The relief provided in this section III is available solely with respect to Federal income tax payments (including payments of tax on self-employment income) and Federal income tax returns due on April 15, 2020, in respect of an Affected Taxpayer’s 2019 taxable year, and Federal estimated income tax payments (including payments of tax on self-employment income) due on April 15, 2020, for an Affected Taxpayer’s 2020 taxable year.
IMPORTANT NOTE – This does not provide deferral or relief for Affected Taxpayer’s second quarter 2020 estimated tax payment normally due June 15, 2020.
IMPORTANT NOTE – Many states and local municipalities are simultaneously providing, or have already provided, their own relief.
Link to AICPA State Tax Filing Guidance for Coronavirus Pandemic:
As always we appreciate the opportunity to serve you. If you have any questions or if we may be of any assistance to you please do not hesitate to contact us directly.
Treasury has released insight on the deferral of the payment of any tax due on April 15, 2020. The due date for making Federal income (and individual SE Tax Payments) due April 15, 2020 will be postponed to July 15, 2020. C Corporations and consolidated groups can defer up to $10,000,000 in tax. For all other taxpayers the deferral is up to $1,000,000. This is also good for estimated tax payments due April 15, 2020.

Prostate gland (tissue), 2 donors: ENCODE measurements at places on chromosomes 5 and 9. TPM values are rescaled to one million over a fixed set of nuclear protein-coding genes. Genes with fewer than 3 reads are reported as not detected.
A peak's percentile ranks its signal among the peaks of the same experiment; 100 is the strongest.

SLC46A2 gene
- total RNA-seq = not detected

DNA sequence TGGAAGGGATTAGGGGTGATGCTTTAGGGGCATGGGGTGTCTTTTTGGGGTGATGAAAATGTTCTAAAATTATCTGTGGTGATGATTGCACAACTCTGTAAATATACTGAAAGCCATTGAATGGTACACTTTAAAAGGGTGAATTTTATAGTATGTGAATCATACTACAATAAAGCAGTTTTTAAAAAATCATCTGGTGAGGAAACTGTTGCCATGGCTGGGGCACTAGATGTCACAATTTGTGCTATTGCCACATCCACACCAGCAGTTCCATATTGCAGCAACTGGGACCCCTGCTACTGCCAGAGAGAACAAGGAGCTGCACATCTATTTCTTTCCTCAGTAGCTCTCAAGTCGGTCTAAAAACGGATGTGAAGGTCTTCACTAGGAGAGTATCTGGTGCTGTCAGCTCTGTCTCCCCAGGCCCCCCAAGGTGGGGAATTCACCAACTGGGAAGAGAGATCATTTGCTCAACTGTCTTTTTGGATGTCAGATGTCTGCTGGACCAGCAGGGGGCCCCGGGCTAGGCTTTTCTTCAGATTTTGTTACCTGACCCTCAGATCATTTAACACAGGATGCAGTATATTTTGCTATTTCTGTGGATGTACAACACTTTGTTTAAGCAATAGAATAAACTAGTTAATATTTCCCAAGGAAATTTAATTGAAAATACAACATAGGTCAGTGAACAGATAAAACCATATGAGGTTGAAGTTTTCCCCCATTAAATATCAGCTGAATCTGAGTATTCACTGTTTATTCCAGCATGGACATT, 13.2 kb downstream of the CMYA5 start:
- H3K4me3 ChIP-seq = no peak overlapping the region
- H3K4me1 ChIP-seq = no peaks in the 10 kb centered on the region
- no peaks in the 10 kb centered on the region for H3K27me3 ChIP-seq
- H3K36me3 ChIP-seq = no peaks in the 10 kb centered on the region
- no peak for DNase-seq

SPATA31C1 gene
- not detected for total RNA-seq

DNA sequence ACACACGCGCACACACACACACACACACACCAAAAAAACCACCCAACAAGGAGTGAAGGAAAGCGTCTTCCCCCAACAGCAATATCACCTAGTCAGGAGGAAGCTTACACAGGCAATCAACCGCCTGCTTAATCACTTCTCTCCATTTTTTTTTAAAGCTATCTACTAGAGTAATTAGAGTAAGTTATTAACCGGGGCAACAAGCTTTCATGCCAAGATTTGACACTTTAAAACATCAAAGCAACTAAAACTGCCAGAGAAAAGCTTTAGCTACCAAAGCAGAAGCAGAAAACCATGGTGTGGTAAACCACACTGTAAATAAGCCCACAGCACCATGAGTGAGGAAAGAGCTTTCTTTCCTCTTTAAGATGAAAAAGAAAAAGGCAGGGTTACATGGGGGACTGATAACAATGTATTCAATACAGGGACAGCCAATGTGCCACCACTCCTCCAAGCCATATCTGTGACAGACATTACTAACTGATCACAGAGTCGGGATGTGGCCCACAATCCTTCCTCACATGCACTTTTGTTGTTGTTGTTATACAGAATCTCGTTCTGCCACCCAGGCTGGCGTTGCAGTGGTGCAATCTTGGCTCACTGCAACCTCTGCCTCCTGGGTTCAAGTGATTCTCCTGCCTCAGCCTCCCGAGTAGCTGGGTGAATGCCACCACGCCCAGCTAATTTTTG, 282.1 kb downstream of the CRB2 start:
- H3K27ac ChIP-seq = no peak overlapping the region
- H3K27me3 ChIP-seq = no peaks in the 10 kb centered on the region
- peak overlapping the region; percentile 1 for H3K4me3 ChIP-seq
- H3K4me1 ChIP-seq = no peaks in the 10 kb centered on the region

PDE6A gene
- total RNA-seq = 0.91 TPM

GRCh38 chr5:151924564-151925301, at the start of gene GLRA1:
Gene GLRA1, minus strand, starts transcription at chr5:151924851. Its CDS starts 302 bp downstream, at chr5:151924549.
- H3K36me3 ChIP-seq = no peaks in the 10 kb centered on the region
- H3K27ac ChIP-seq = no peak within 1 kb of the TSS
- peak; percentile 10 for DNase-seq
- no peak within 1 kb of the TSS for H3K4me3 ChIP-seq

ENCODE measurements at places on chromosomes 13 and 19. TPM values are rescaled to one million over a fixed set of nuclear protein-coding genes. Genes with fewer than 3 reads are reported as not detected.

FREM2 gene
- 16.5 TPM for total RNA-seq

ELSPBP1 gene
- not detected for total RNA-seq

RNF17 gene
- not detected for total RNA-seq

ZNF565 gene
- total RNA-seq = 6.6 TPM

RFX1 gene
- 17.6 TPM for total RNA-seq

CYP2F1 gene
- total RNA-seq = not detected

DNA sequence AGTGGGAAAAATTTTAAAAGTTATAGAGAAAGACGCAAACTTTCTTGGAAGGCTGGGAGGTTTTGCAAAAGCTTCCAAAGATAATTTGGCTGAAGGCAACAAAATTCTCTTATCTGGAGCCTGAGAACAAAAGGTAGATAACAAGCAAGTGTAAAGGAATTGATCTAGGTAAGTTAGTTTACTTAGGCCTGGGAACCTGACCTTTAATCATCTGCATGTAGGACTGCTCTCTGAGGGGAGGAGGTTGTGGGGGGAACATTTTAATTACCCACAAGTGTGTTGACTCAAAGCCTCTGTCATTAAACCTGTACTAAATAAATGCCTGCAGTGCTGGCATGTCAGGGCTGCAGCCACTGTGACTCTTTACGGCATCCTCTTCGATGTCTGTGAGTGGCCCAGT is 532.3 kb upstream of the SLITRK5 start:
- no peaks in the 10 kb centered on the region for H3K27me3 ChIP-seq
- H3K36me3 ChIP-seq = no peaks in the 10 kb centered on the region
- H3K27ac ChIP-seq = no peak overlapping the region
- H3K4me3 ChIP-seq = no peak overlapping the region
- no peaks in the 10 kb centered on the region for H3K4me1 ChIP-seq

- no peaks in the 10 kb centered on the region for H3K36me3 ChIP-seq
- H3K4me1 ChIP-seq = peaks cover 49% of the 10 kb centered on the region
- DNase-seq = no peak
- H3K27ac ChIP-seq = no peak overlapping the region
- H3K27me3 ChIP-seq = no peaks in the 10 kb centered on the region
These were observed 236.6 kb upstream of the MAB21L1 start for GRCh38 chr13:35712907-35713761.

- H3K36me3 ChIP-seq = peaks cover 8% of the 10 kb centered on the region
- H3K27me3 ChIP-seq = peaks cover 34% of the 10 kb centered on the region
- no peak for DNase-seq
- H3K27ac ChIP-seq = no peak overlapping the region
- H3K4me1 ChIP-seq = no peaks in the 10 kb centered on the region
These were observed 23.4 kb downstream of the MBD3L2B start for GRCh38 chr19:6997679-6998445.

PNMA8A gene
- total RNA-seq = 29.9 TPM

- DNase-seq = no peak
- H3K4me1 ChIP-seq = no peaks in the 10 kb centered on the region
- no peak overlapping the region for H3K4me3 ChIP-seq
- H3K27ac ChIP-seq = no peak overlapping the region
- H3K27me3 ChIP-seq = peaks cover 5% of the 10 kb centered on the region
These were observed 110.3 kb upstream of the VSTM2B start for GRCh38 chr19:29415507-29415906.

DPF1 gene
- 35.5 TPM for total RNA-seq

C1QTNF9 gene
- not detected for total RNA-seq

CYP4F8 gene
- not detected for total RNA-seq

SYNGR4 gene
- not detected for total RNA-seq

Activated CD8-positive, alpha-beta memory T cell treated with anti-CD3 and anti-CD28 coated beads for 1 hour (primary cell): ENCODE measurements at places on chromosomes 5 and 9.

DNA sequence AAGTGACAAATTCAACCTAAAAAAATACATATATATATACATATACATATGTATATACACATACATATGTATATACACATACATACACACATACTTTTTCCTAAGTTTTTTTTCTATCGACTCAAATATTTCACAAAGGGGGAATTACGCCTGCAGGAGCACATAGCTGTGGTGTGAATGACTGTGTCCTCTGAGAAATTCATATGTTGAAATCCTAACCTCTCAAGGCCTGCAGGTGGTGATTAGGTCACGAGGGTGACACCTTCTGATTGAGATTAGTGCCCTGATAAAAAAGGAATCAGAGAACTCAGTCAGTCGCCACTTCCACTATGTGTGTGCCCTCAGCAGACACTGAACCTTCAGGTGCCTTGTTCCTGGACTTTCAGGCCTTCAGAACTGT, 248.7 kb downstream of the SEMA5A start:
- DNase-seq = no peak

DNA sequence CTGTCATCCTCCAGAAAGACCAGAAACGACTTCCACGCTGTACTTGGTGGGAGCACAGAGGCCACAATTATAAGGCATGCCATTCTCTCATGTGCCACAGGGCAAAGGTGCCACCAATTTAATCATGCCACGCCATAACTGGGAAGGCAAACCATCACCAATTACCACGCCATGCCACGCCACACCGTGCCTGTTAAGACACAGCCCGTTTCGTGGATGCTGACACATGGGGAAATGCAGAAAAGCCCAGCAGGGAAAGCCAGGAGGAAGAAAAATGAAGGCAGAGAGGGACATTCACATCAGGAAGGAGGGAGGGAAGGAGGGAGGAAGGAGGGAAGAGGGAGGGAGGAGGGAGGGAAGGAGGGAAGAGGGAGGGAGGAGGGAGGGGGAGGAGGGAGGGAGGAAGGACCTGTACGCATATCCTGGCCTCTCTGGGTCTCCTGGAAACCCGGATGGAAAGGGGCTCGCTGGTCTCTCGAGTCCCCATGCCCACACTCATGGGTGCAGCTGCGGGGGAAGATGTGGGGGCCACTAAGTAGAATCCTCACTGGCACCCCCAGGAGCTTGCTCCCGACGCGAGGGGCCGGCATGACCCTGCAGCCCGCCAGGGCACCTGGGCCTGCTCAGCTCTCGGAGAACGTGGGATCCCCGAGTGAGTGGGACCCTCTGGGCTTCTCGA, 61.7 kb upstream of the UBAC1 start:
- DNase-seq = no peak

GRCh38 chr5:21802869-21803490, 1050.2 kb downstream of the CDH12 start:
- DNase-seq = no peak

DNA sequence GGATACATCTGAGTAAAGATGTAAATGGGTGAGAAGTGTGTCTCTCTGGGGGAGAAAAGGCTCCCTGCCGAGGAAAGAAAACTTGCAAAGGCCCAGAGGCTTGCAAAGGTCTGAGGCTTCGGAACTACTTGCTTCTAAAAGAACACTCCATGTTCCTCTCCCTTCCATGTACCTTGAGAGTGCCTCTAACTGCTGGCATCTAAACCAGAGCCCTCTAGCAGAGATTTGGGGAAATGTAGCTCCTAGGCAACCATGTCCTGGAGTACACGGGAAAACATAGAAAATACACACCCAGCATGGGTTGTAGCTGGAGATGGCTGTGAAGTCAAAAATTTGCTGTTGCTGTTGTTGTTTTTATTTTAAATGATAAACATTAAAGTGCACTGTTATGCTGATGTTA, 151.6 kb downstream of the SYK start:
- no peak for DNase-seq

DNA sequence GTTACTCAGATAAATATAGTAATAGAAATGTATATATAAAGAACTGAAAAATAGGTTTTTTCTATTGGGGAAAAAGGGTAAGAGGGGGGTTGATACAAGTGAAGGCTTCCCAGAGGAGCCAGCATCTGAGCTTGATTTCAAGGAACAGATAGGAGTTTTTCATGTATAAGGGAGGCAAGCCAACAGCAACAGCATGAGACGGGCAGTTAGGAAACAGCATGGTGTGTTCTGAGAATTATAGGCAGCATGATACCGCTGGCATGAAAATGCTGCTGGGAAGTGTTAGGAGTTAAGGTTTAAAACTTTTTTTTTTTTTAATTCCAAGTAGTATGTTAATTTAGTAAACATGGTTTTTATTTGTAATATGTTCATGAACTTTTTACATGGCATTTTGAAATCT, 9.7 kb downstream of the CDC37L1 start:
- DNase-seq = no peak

Yesterday afternoon the United States Treasury issued Notice 2020-17 Relief for Taxpayers Affected by Ongoing Disease 2019 Pandemic. Notice 2020-17 provides some payment relief to US taxpayers. This notice provides insight on the deferral of the payment of any tax due on April 15, 2020. The due date for making Federal income (and individual SE Tax Payments) due April 15, 2020 will be postponed to July 15, 2020. C Corporations and consolidated groups can defer up to $10,000,000 in tax. For all other taxpayers (i.e. individuals, trusts, etc.) the deferral is up to $1,000,000. This is also good for estimated tax payments due April 15, 2020. This is a deferral of time to pay, NOT and extension of time to file. All taxpayers will have to file or extend their returns as normal.
Here is a link to a copy of this notice so you can see the full release.